Already deep into home brewing, Ben Schroeder decided a few years ago to experiment with making hard apple cider because his 12-year-old daughter has celiac disease. While she’s far from drinking age, Schroeder found himself hanging around with adults and parents of other kids with the autoimmune disorder, which causes dangerous gastrointestinal reactions to the gluten that’s in wheat, barley, and all of those other grains so inherent in beer, but absent from fruit-based beverages.
“I started making cider and people started asking for more of it,” explained Schroeder, who was soon getting requests for weddings and bigger parties. “It kind of snowballed from there. You’re only allowed to make so much of it privately.”
About two years ago, he began investigating how to do it commercially and realized that he could fit a cidery and tasting room into his existing warehouse space in Old Town Goleta. That’s where, from an alley off Rutherford Street behind Santa Cruz Market, he sells marching-band equipment over the internet. (Though worthy of a story itself, suffice it for Schroeder to say, “If you see something in the Rose Parade, chances are we probably did it.”) His neighbors didn’t mind since the evening and weekend tasting-room hours didn’t conflict with their daytime traffic, and he also found support from the City of Goleta, whose leaders have pledged for 15 years to rejuvenate Old Town.
Fast forward through nearly a year of the usual state and federal permitting hoops — during which time the tasting room was built out with shipping-container walls, recycled fence planks, and other reused materials — and Santa Barbara Cider Company quietly opened for business on August 17. Schroeder — who was raised in Los Angeles County and graduated from UCSB in 2001 — is joined in the venture by his sister, Twilight Robin (who works at Sansum Clinic and makes gluten-free desserts), and his good friend Niklas Shaefer, a Santa Barbara native and UCSB grad who works at Yardi.
The relaxed tasting room vibe is very family-friendly, with board games to play, music in the air, and food service usually available right outside, from wood-fired pizzas to the latest food truck. But the focus is certainly the ciders, of which 12 are always on tap. “I have probably about 30 recipes that I’ve worked on and honed,” said Schroeder. “A lot of the time cider is treated like wine, and we’re trying to treat it a little more like beer.”
Instead of pressing his own apples — a laborious, time- and space-consuming process — Schroeder instead buys pressed juice, free from artificial colors, sweeteners, flavors, and preservatives, to make his cider. Then he blends that apple base with other fruit juices, like mango, pineapple, cherry, and blueberry — the list goes on and on — as well as hops and other spices, adding them sometimes prior to fermentation, sometimes after. He’s used a variety of yeasts, from champagne and cider to white wine and ale, as well as some he harvested off his own apple trees.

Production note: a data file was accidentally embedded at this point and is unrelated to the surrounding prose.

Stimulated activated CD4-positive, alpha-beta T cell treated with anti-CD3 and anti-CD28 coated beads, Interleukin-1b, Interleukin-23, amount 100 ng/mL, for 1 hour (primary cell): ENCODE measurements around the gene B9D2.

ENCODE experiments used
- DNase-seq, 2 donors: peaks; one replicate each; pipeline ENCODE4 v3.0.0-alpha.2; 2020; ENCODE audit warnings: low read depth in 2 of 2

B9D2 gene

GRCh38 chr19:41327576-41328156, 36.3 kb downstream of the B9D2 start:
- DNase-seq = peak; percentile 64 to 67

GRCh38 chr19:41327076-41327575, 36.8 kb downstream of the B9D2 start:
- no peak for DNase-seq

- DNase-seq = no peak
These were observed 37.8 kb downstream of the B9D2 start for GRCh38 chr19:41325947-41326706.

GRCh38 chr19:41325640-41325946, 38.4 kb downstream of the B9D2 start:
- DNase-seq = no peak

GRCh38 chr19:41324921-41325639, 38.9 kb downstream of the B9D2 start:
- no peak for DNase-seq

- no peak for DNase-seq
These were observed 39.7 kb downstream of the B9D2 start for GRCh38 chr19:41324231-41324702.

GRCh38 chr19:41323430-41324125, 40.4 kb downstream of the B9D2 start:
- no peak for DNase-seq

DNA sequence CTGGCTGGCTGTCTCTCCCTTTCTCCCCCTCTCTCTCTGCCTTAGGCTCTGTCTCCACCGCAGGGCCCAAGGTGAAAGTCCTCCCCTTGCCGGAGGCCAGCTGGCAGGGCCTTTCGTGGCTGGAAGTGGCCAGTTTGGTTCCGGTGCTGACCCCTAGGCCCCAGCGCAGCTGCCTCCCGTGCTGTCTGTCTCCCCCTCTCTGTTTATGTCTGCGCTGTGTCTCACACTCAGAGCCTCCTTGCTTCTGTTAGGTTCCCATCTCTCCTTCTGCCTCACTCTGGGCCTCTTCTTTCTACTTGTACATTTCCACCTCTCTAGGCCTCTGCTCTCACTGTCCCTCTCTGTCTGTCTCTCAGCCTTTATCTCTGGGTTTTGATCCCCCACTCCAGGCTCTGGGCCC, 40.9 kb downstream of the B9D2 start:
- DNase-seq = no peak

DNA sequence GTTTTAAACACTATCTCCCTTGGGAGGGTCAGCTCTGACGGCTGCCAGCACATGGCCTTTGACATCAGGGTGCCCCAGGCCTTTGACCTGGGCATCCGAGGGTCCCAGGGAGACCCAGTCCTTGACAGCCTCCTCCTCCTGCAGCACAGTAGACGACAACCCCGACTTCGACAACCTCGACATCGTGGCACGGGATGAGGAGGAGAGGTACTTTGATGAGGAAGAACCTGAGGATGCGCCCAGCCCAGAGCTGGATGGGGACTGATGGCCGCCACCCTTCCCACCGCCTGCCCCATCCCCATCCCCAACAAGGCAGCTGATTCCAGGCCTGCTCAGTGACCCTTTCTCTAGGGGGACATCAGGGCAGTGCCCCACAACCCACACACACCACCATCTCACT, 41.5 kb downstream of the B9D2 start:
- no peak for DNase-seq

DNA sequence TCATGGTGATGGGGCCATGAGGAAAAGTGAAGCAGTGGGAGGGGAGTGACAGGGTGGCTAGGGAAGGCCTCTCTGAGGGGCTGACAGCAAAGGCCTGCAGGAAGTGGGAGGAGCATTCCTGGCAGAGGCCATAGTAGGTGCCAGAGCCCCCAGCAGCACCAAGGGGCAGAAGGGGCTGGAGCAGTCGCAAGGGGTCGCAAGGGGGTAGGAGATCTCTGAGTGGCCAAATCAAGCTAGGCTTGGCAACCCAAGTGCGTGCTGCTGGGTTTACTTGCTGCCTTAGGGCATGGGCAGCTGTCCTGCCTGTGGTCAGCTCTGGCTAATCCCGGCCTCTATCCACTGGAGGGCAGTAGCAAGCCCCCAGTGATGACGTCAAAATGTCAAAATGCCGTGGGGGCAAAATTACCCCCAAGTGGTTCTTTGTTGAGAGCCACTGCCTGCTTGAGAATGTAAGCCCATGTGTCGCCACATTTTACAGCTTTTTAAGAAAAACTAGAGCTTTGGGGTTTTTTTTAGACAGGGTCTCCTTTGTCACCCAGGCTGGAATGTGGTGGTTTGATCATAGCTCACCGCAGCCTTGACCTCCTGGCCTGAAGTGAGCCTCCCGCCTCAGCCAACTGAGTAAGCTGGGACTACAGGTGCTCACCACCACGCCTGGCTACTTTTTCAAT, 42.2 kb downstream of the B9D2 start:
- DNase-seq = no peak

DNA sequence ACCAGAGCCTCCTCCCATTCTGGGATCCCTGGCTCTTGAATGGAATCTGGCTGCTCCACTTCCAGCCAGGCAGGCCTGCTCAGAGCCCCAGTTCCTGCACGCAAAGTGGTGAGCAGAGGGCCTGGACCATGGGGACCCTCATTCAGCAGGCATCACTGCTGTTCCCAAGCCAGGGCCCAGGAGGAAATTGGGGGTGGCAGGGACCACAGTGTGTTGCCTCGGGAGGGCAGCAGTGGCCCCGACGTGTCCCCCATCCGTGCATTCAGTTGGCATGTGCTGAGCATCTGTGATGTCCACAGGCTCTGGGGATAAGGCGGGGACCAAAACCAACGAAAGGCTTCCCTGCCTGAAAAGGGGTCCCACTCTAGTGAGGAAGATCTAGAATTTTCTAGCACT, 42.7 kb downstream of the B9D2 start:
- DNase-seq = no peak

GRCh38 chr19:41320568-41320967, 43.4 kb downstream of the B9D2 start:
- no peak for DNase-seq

“They don’t take as long to make this way,” said Schroeder of the pressed-juice base, which makes his ciders much easier to increase in production. “We can get a wide variety of flavors, and they’re unfiltered and presented as is. What I’m aiming for is consistency and scalability and something that people will enjoy.”
So far, customers are steadily liking the Deepen (with mulberry), the Great Lei (with pineapple), and the Hoppy Ending (with Cascade and Mosaic hops), so those will likely become core flavors, with plans for canning and bottling down the road. Seasonal offerings will remain a constant, from the blueberry lemon he made for the Lemon Festival to the more sour, sweet, and spicy options.
It’s been interesting for Schroeder to see the range of clientele, which includes both reluctant wine lovers who find themselves liking cider and those who find beer too filling, so are stoked to find a tasting-room experience they can enjoy. “We’re finding that there is a lot of misunderstanding about cider,” he said. “It’s not a clearly defined space yet, so that’s kinda nice because people can trust their own palate.”
The cidery is already reinvesting profits into new equipment to keep up with tasting-room demand while expanding to restaurants and bars in the area, which is to say that they’ve been happily surprised with early success. “We’re in that proof-of-concept phase,” said Schroeder. “We wanted to see what the reaction was, and it’s been robust.”
For his growth model, he looks to Russian River Brewing Company in Sonoma, where hordes flock for fresh, small-batch beers. “I don’t look at that as a scarcity model — I see them as focusing on their local customers and making sure they’re happy,” he explained. “That’s what makes this area special. It’s a big-name small town, and word travels fast. People know when they’re being taken care of and being listened to. Our goal is to really keep our local customers happy.”
Santa Barbara Cider Company (325 Rutherford St., Ste. D) is open Thursday-Friday, 5-9 p.m., and Saturday, 3-9 p.m. The grand opening party is on November 4. Call (805) 695-2457 or visit sbcider.com.